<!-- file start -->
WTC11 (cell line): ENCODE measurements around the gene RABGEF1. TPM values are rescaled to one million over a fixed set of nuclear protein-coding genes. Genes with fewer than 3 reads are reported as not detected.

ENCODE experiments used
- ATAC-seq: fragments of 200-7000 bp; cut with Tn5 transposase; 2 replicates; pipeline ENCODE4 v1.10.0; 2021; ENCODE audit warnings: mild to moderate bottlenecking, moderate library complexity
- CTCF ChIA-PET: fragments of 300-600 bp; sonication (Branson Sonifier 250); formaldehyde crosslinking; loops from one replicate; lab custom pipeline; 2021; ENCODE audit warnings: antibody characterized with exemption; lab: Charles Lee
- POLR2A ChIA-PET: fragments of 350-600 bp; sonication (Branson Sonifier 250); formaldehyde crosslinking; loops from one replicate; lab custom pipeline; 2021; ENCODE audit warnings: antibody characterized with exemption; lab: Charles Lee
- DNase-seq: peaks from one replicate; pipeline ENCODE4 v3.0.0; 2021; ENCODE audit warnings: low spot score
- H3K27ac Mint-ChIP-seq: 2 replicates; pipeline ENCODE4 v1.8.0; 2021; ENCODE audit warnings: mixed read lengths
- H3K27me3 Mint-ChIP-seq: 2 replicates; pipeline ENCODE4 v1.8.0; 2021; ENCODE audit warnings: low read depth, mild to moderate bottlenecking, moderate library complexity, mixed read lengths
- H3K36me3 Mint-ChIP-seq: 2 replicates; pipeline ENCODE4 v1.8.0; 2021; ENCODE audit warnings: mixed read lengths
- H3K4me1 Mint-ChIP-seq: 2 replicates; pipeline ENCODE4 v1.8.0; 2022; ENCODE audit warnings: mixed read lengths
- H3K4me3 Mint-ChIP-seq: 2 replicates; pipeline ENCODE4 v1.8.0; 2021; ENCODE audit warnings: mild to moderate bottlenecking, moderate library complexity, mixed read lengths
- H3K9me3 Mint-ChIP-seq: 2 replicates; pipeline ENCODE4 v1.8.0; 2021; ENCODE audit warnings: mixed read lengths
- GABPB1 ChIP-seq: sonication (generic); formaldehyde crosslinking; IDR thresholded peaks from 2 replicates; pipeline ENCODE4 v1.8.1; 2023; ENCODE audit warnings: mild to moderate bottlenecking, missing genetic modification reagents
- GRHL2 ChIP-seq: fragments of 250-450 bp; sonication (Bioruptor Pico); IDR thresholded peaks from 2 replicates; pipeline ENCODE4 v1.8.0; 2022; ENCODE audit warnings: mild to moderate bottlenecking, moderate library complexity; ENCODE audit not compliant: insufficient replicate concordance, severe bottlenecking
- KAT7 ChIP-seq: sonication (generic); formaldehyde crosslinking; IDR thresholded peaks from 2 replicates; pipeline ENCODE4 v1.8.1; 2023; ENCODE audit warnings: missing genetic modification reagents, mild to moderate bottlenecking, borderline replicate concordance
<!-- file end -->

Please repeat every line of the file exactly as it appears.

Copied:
WTC11 (cell line): ENCODE measurements around the gene RABGEF1. TPM values are rescaled to one million over a fixed set of nuclear protein-coding genes. Genes with fewer than 3 reads are reported as not detected.

ENCODE experiments used
- ATAC-seq: fragments of 200-7000 bp; cut with Tn5 transposase; 2 replicates; pipeline ENCODE4 v1.10.0; 2021; ENCODE audit warnings: mild to moderate bottlenecking, moderate library complexity
- CTCF ChIA-PET: fragments of 300-600 bp; sonication (Branson Sonifier 250); formaldehyde crosslinking; loops from one replicate; lab custom pipeline; 2021; ENCODE audit warnings: antibody characterized with exemption; lab: Charles Lee
- POLR2A ChIA-PET: fragments of 350-600 bp; sonication (Branson Sonifier 250); formaldehyde crosslinking; loops from one replicate; lab custom pipeline; 2021; ENCODE audit warnings: antibody characterized with exemption; lab: Charles Lee
- DNase-seq: peaks from one replicate; pipeline ENCODE4 v3.0.0; 2021; ENCODE audit warnings: low spot score
- H3K27ac Mint-ChIP-seq: 2 replicates; pipeline ENCODE4 v1.8.0; 2021; ENCODE audit warnings: mixed read lengths
- H3K27me3 Mint-ChIP-seq: 2 replicates; pipeline ENCODE4 v1.8.0; 2021; ENCODE audit warnings: low read depth, mild to moderate bottlenecking, moderate library complexity, mixed read lengths
- H3K36me3 Mint-ChIP-seq: 2 replicates; pipeline ENCODE4 v1.8.0; 2021; ENCODE audit warnings: mixed read lengths
- H3K4me1 Mint-ChIP-seq: 2 replicates; pipeline ENCODE4 v1.8.0; 2022; ENCODE audit warnings: mixed read lengths
- H3K4me3 Mint-ChIP-seq: 2 replicates; pipeline ENCODE4 v1.8.0; 2021; ENCODE audit warnings: mild to moderate bottlenecking, moderate library complexity, mixed read lengths
- H3K9me3 Mint-ChIP-seq: 2 replicates; pipeline ENCODE4 v1.8.0; 2021; ENCODE audit warnings: mixed read lengths
- GABPB1 ChIP-seq: sonication (generic); formaldehyde crosslinking; IDR thresholded peaks from 2 replicates; pipeline ENCODE4 v1.8.1; 2023; ENCODE audit warnings: mild to moderate bottlenecking, missing genetic modification reagents
- GRHL2 ChIP-seq: fragments of 250-450 bp; sonication (Bioruptor Pico); IDR thresholded peaks from 2 replicates; pipeline ENCODE4 v1.8.0; 2022; ENCODE audit warnings: mild to moderate bottlenecking, moderate library complexity; ENCODE audit not compliant: insufficient replicate concordance, severe bottlenecking
- KAT7 ChIP-seq: sonication (generic); formaldehyde crosslinking; IDR thresholded peaks from 2 replicates; pipeline ENCODE4 v1.8.1; 2023; ENCODE audit warnings: missing genetic modification reagents, mild to moderate bottlenecking, borderline replicate concordance